British Prime Minister Theresa May has indicated that she will not enact Article 50, the mechanism which would legally sever Britain from the European Union, until a suitable departure is arranged.
Mr Tusk is holding a series of meetings with leaders ahead of an informal summit of 27 European Union heads of state and government in Bratislava later this month.
Tusk told May that the summit members would not discuss future relations with the seceding island-nation and reiterated that Britain would need to submit its official request to exit.
Before the meeting, Tusk told May that “the ball is now in your court” to start negotiations.
“Our goal to establish (the) closest possible EU-UK relations”, Tusk wrote on Twitter before the meeting.
The Prime Minister said she wanted control over European Union immigration to the United Kingdom, but Brexit secretary David Davis said on Monday it was “very improbable” that the country could control its borders while staying in the single market.
“By building on existing partnerships, forging new relationships and shaping an ambitious global role, we will make a success of Brexit – for Britain and for all our partners – and we will continue to strengthen the prosperity and security of all our citizens for generations to come”.
“I’m sorry to say that in her first PMQs in July, you put Theresa May under no pressure at all”, wrote Mr Smith to the Labour leader.
And today the message from European Council President Donald Tusk was: get on with it.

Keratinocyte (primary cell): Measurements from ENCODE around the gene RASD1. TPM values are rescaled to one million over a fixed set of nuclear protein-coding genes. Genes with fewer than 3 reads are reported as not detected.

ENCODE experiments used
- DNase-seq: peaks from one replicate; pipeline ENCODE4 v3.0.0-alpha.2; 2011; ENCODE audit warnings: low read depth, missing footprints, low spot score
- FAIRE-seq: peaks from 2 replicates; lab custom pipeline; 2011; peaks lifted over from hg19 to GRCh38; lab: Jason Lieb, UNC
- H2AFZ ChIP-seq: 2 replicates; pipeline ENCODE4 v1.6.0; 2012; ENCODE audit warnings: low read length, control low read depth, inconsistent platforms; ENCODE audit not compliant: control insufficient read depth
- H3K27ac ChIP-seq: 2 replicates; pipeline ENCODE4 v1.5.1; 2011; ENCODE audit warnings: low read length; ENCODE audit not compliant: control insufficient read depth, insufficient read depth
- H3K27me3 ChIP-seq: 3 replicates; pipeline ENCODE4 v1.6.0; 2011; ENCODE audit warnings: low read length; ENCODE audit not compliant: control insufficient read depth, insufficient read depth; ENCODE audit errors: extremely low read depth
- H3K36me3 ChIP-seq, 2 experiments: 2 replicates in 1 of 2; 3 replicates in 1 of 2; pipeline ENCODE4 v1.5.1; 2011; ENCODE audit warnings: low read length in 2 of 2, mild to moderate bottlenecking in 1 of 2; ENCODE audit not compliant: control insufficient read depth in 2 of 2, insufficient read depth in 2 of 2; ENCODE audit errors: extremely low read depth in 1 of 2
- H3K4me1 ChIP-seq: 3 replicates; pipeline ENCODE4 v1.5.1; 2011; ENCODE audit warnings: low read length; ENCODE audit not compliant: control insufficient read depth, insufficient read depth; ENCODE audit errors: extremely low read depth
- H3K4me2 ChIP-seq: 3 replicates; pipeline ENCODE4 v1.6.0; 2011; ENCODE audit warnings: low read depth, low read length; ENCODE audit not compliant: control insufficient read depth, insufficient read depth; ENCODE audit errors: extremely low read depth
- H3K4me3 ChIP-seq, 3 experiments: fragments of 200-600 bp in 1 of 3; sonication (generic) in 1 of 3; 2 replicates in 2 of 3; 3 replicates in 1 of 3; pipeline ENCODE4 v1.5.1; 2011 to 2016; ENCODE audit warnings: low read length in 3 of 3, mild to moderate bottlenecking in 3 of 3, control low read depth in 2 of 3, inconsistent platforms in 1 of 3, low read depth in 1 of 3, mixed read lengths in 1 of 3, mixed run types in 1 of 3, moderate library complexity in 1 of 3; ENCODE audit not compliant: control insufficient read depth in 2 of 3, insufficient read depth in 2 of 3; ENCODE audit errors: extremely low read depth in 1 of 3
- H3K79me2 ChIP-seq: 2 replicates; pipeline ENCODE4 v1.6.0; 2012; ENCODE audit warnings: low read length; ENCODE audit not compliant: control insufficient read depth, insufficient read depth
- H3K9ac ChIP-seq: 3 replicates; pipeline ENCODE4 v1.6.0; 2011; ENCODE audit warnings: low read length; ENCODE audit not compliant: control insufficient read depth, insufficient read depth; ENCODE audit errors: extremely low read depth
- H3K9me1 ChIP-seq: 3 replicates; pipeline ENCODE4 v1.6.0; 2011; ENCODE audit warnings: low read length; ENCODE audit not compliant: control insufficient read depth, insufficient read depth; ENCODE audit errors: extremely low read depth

The issue of Britain remaining in the European Single Market is central to Brexit negotiations.
Prime Minister Theresa May answers Prime Minister’s Questions.
Asked whether Mr Davis was speaking for the Government, the Downing Street spokesperson said it was the minister’s opinion and that there were “differing views” on the subject.
Mrs May is heading straight to a meeting of the Cabinet after landing back in the country following the brief trip to China for the G20 meeting of world leaders, where she sought to win support for the United Kingdom as it prepares for life outside the EU. She has said that she wants the country to regain control of its borders – a “red line” that would appear to limit Britain’s hopes of access to the single market.
“Any new deals will be more comprehensive if the United Kingdom has maximum access to European markets, which means membership of the single market”.
“The EU also needs to take time to prepare for the negotiations in terms of what approach the 27 will take”.
He said: “I think we are in it with the United Kingdom for the long term in terms of the stability of this continent”.
Davis was, however, accused of “waffling” by opposition lawmakers, a number of whom said his “optimistic tone” would not give a clear picture of what Brexit will look like.